Teamwork with Cops Brings Some Relief to Store Hard Hit by Shoplifters

At the 250 Broadway Duane Reade are, from left, store manager Arssath Uthumalebbe, Duane Reade district manager Joe Losos and 1st Precinct Crime Prevention Officer Brian Nelsen. Photo: Carl Glassman/Tribeca Trib

Oct. 31, 2017

The managers who run one of Lower Manhattan’s most shoplifted stores had come to say thanks.

The two-level Duane Reade at 250 Broadway has been a notorious victim of thefts, with routine pilferage of large quantities of diet pills, cold medicines, perfumes, makeup and more. But at a recent meeting of the 1st Precinct’s Community Council—a monthly gathering that routinely draws complaints from residents about safety and quality-of-life concerns—Joe Losos, district manager for the 13 Duane Reades below Canal Street, and Arssath Uthumalebbe, manager of the store, stood up to offer praise for the precinct’s help.

“I wanted to thank you guys at Precinct One for all the support,” Losos began. “Our employees safety is very important to us and we get hit with a lot of shoplifting, mostly petty stuff, but some of these guys get a little belligerent and its nice to know that you do have our backs.”

In a telephone interview later, Losos said that a little over a year ago the store began to suffer a rash of shoplifting. That triggered a closer relationship, he said, between the store and Crime Prevention Officer Brian Nelsen, who he called “the most thorough and engaged policeman that you’d ever want to work with.”

Uthumalebbe texts video and still photos of shoplifters, captured by surveillance cameras, to Nelsen, who in turn sends the pictures and information to a plainclothes unit, the detective squad and Crime Analysis Unit as well as to other Downtown Duane Reade stores.

“We try to get it out as quickly as we can,” Nelsen, a 15-year veteran of the force, said in an interview at the 1st Precinct. “I usually send between two and four emails a week with wanted photos. The Crime Analysis Unit makes a report with some statistics for [the stores] so they can see what’s been going on, what kinds of items they’ve been hitting. This week it could be cold medication, the next week it could be body lotion.” The photos and information alert store managers to look out for the suspects and possibly display smaller quantities of certain products or lock them behind glass cases.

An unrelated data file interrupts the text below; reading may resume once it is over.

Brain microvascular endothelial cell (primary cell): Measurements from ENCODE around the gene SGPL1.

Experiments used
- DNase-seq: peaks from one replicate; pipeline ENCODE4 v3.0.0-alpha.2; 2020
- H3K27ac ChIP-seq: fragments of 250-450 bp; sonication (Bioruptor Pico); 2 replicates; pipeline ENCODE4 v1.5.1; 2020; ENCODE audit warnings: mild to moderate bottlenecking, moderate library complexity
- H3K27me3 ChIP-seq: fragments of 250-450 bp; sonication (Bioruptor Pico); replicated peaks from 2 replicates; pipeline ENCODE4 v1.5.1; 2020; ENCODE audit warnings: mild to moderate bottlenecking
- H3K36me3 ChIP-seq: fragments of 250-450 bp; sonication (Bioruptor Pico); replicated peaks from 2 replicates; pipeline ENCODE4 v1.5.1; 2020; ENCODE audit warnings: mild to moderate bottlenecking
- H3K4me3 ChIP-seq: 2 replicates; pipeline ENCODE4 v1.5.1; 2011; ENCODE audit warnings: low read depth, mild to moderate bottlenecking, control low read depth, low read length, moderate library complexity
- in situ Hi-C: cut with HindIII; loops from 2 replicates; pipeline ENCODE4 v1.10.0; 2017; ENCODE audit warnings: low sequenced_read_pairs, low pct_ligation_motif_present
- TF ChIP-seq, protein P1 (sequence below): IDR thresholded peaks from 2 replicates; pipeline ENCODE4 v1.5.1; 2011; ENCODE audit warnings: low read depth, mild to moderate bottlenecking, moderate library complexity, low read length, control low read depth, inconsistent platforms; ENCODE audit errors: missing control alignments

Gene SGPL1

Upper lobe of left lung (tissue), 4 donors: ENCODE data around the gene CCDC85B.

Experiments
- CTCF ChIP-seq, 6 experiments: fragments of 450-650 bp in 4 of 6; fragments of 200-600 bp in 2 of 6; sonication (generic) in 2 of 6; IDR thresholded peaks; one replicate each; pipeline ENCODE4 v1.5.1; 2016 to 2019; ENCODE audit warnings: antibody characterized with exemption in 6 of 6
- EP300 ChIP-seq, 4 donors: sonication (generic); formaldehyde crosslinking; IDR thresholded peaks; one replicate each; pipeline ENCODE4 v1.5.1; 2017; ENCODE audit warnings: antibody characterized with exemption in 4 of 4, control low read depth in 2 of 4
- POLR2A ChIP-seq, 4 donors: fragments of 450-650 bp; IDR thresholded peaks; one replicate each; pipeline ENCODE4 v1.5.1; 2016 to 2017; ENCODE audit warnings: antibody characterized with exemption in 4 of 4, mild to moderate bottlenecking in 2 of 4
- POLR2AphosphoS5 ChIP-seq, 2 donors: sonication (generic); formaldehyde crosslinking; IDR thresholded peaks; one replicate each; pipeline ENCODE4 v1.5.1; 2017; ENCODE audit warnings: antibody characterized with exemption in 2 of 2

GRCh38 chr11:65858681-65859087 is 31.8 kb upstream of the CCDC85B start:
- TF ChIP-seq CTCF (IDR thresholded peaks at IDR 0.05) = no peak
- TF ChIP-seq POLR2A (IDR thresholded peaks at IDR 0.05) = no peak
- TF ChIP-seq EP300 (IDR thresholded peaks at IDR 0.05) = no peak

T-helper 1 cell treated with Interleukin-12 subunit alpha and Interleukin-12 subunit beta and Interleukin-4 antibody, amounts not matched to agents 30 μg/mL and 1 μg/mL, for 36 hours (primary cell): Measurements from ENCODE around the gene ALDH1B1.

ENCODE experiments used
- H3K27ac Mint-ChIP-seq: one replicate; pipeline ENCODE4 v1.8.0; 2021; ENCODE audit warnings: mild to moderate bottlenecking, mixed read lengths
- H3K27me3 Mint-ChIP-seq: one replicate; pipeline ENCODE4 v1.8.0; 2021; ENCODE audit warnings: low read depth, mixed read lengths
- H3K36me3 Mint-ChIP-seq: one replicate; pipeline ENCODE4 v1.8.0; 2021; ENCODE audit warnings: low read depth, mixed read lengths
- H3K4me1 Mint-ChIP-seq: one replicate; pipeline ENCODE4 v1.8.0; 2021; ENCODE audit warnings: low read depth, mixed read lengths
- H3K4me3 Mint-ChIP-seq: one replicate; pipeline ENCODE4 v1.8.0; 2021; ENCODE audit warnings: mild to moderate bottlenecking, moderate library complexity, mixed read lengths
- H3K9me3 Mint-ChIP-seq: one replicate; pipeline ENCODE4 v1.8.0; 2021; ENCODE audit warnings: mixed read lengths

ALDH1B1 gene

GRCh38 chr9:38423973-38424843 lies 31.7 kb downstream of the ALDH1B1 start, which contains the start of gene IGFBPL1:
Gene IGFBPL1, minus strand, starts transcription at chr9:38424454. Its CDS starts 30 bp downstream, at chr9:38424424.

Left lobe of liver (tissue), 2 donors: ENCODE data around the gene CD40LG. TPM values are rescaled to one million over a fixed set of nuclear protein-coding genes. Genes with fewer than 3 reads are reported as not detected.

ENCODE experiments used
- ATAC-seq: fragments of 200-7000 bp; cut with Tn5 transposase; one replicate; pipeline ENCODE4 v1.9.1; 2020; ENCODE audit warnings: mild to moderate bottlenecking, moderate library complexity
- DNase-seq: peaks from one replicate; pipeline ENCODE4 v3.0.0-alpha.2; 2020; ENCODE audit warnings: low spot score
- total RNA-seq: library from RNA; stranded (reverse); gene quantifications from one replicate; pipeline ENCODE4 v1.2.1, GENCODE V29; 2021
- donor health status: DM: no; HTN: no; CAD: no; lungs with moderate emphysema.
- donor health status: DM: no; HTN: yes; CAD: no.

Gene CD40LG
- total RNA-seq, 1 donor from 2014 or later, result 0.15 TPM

“There’s a lot of moving parts that makes this all work,” Nelsen noted, downplaying his role in the anti-theft effort. “I’m happy that they feel that way about me but it’s not just me. I’m a small part. I’m a guy whose funneling information from one place to another, trying to get it to the right people.”

Of all the Duane Reade stores, Nelsen said he has an especially good relationship with the 250 Broadway store, in part because it gets hit the most. But also because the management is especially receptive to suggestions from him and his partner, George Liropoulos, who advise them on better theft protection. (Store employees are told to keep a safe distance from shoplifters and not attempt to block them from leaving the store.)

Thefts at the Duane Reade have decreased since January, Nelsen said, but it is difficult to pinpoint a single cause. Cooperation between the store and the 1st Precinct is one. The possible arrest of a team of repeating thieves, still in jail, could be another.

The NYPD would not provide total comparative numbers of shoplifting incidents and arrests for the 250 Broadway store, saying only that there have been 28 more arrests this year, to date, than the same period the year before. “We had two or three [shoplifting incidents] a day before, and sometimes it’s become like two or three a week,” said Uthumalebbe, who has managed the store for nearly three years.

The 250 Broadway store is hit hard, said Losos, the Duane Reade district manager, because its location is especially busy and a subway entrance is on the same corner. “If you’re near a subway stop, you’re up 10 to 20 percent in shoplifting activity,” Losos said.

The relationship between the Duane Reade and the 1st Precinct sometimes extends beyond crime prevention. Recently, Uthumalebbe arrived at the station with boxes of masks, wipes and gloves for the precinct’s collection for hurricane victims in Puerto Rico. It was a donation from a charity through his Duane Reade store and Nelsen was there to accept it. Yet another sign of gratitude.

“You always support me right away,” the store manager told the cop with a smile.